Next stop was Fisher House where we met six lively ladies who make up a sewing group. They meet every Monday at the community hub in Stow-on-the-Wold to work on various projects whilst putting the world to rights.There's a real buzz of activity around the table, and there’s certainly no shortage of conversation and opinion here.
Ann told me how the group started: “A few of us met on a quilting course. We got on really well and decided that it would be a good idea to set up our own group so we could meet up regularly. Some of the ladies live here at Fisher House but there are a few of us who live in the town and just come in to use the room.”
At the moment they’re working on a community quilt to send over to America. Lynn explained: “The battle of Stow-on-the-Wold took place on 21 March 1646 and was the last major skirmish of the English Civil War. Because of this, Stow has built a relationship with the US town of Appomattox, Virginia where General Lee surrendered his troops at the Battle of Appomattox Court House towards the end of the American Civil War on 9 April, 1865.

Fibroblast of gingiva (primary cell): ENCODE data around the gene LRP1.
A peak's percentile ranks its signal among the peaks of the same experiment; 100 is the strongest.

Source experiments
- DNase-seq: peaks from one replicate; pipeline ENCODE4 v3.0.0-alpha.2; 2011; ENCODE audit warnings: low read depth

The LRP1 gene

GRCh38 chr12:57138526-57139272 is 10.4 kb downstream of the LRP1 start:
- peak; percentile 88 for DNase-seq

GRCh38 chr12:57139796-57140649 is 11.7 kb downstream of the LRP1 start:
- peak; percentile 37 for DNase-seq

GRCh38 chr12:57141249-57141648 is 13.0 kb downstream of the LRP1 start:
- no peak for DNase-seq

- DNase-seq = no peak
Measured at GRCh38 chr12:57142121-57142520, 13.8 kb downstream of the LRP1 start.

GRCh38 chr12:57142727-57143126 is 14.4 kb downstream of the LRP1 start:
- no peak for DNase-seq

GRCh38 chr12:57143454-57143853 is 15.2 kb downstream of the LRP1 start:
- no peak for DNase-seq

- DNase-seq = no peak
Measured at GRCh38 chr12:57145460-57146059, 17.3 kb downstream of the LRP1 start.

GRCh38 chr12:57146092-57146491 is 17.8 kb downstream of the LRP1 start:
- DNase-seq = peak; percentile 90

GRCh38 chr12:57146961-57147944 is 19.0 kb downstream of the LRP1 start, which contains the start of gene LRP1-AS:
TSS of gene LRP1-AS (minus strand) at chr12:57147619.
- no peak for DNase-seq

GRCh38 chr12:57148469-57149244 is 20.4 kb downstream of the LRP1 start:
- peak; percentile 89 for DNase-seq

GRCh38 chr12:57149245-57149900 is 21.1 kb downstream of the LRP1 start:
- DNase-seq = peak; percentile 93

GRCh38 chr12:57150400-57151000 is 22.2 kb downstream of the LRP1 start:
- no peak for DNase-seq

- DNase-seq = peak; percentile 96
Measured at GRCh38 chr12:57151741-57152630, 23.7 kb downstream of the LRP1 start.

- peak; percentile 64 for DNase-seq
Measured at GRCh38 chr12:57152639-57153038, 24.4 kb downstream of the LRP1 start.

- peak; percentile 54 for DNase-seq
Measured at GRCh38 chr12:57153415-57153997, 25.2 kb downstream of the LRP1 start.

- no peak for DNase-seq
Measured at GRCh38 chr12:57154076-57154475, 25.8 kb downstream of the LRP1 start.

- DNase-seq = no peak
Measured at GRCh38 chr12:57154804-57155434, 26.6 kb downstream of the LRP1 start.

They proudly showed off the quilt and explained that they had had a fabulous time at the Stow Cotswold festival that took place on 4 July to coincide with American Independence Day. The quilt proved to be extremely popular, with the group raising money for local charities by getting sponsorship for every single hexagon that make up the quilt.
Over £800 was raised and will go to help the Sue Ryder Hospice at Leckhampton Court, Stow Sure Start children’s centre and Stow disability association.
As I drove back to the office I thought about how much I’d learned and how interesting the day had been, simply by taking the time to meet new people and get involved in their conversations. The few hours that I spent in the Cotswolds proved how valuable it is to be part of a community of like-minded people.
My trip taught me that we need to take a step back every now and then, take the time to look around at what’s going on and get involved.